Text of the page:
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How to Detect and Prevent Skin Cancer

According to recent data, Door County has the highest rate of skin cancer in Wisconsin and its rate is twice the state average! As summer heats up, and to celebrate UV Safety Awareness month, Door County Medical Center is providing important information about how to detect and prevent skin cancer. 

Three Forms of Skin Cancer

To better detect skin cancer, it is important to understand the three forms of skin cancer:

  1. Melanoma is the most dangerous form of skin cancer. According to the American Cancer Society, an estimated 96,480 new cases of melanoma will be diagnosed in the U.S. and an estimated 7,230 people will die from the disease in 2019. Melanoma will look like a new mole that has an unusual appearance. The mole can have ragged and uneven edges with shades ranging from black to tan. The biggest indicator of melanoma is if the mole is constantly changing.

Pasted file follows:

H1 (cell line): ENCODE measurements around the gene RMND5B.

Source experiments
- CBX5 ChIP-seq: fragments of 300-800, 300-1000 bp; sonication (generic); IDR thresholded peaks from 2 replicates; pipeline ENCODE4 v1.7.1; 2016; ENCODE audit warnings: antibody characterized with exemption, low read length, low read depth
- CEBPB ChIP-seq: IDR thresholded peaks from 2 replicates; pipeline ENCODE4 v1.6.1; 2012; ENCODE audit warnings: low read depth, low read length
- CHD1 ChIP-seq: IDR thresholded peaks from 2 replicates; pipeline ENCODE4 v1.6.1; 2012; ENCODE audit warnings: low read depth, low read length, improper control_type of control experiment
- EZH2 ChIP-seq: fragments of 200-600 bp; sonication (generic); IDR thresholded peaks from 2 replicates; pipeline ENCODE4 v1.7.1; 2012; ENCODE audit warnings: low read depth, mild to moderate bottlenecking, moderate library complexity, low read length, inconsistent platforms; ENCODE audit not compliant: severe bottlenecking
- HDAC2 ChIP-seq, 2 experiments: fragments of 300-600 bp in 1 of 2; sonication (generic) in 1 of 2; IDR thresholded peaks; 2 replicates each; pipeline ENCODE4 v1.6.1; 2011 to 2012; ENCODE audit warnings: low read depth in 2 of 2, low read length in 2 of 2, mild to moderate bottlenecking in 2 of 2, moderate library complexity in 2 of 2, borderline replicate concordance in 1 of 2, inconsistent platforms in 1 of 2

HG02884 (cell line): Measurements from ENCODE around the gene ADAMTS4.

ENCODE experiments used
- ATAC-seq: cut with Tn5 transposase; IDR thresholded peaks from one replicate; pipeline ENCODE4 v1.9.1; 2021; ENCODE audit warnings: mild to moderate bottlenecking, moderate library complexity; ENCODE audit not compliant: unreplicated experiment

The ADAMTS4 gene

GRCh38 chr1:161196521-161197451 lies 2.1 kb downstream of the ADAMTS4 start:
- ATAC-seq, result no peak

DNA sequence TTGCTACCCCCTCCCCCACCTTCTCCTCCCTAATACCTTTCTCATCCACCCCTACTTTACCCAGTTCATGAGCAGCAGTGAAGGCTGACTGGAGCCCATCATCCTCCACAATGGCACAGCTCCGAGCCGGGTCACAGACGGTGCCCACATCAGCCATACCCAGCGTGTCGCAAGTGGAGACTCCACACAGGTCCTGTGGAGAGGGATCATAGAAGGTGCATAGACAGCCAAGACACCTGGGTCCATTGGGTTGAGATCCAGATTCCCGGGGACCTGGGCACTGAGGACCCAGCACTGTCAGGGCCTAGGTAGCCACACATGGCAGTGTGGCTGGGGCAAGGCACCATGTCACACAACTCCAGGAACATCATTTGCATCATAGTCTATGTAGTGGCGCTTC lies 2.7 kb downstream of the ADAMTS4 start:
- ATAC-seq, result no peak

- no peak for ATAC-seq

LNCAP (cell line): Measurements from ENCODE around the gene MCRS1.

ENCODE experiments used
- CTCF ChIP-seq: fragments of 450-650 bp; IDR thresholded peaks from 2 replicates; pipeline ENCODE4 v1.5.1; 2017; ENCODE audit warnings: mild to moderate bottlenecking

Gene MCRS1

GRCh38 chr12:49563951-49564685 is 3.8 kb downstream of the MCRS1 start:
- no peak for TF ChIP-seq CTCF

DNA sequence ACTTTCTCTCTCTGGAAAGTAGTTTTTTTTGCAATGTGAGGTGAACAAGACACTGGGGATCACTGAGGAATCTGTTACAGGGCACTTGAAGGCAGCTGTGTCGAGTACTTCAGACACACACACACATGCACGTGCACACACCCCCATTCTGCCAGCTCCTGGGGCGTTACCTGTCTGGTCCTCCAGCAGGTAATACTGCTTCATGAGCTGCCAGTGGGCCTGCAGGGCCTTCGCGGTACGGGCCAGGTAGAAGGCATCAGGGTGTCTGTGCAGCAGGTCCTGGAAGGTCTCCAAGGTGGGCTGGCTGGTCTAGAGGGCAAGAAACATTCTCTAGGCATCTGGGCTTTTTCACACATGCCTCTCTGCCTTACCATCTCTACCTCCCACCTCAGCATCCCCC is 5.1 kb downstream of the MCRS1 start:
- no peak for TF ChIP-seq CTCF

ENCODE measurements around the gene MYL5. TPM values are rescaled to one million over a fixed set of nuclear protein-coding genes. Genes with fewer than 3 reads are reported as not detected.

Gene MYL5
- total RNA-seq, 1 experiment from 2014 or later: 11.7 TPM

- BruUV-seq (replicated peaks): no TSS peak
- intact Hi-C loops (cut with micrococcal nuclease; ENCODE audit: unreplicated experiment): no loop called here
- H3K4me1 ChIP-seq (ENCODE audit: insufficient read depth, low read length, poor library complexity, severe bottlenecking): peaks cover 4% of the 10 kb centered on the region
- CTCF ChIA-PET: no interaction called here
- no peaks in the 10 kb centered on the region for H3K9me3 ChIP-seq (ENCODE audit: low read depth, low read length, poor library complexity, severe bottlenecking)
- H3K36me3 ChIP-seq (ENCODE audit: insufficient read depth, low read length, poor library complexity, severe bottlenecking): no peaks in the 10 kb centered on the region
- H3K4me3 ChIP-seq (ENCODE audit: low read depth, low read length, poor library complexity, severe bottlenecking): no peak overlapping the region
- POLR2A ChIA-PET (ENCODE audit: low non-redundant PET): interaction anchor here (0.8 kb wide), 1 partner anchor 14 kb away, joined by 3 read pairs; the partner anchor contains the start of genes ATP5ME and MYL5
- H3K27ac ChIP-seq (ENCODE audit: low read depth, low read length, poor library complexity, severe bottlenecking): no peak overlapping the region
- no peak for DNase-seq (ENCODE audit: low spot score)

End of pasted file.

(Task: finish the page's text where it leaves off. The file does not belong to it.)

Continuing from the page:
2. Basal cell is caused by sun exposure and can also develop in those who have received radiation therapy as a child. Basal cell carcinoma will look like a reddish patch on the skin that is itchy but barely hurts. It may look like a pink, red or white growth with an undefined border. Basal cell spots can become an open sore that bleeds or crusts without closing for several weeks. 

  3. Squamous cell is usually caused by sun exposure and can be seen on different parts of the skin. Squamous cell is a wart-like growth that has a rough surface and a central depression. This form of skin cancer can also develop sores that stay open for weeks.

The Risk Factors

Although those with fair skin types are more likely to burn by sun exposure and have a higher risk of skin cancer, any skin color can be affected by skin cancer. Other risk factors include: 

  • Long periods of sun exposure (UVA)

  • Tanning bed use

  • History of sunburns

  • Have had skin cancer before

  • Weakened or suppressed immune system

  • Moles

  • Family history of skin cancer 

How to Prevent Skin Cancer 

  • Limit sun exposure of both UVA and UVB rays

  • Never use tanning beds (no amount of exposure is safe)

  • Wear sun-protective clothing

  • Wear sunscreen with SPF 30 or more

  • Conduct regular self-examinations of your skin

According to DCMC Urgent Care provider Dr. Sandra Martens, “The best sunscreen is the one you actually use.” Sprays, creams and sticks are all effective. 

It is important to talk with your doctor right away if you notice any changes in your skin or moles. 

Published 7/17/2019 11:58:53 AM
Tags: cancer, news, prevention, skin cancer, summer, sun care

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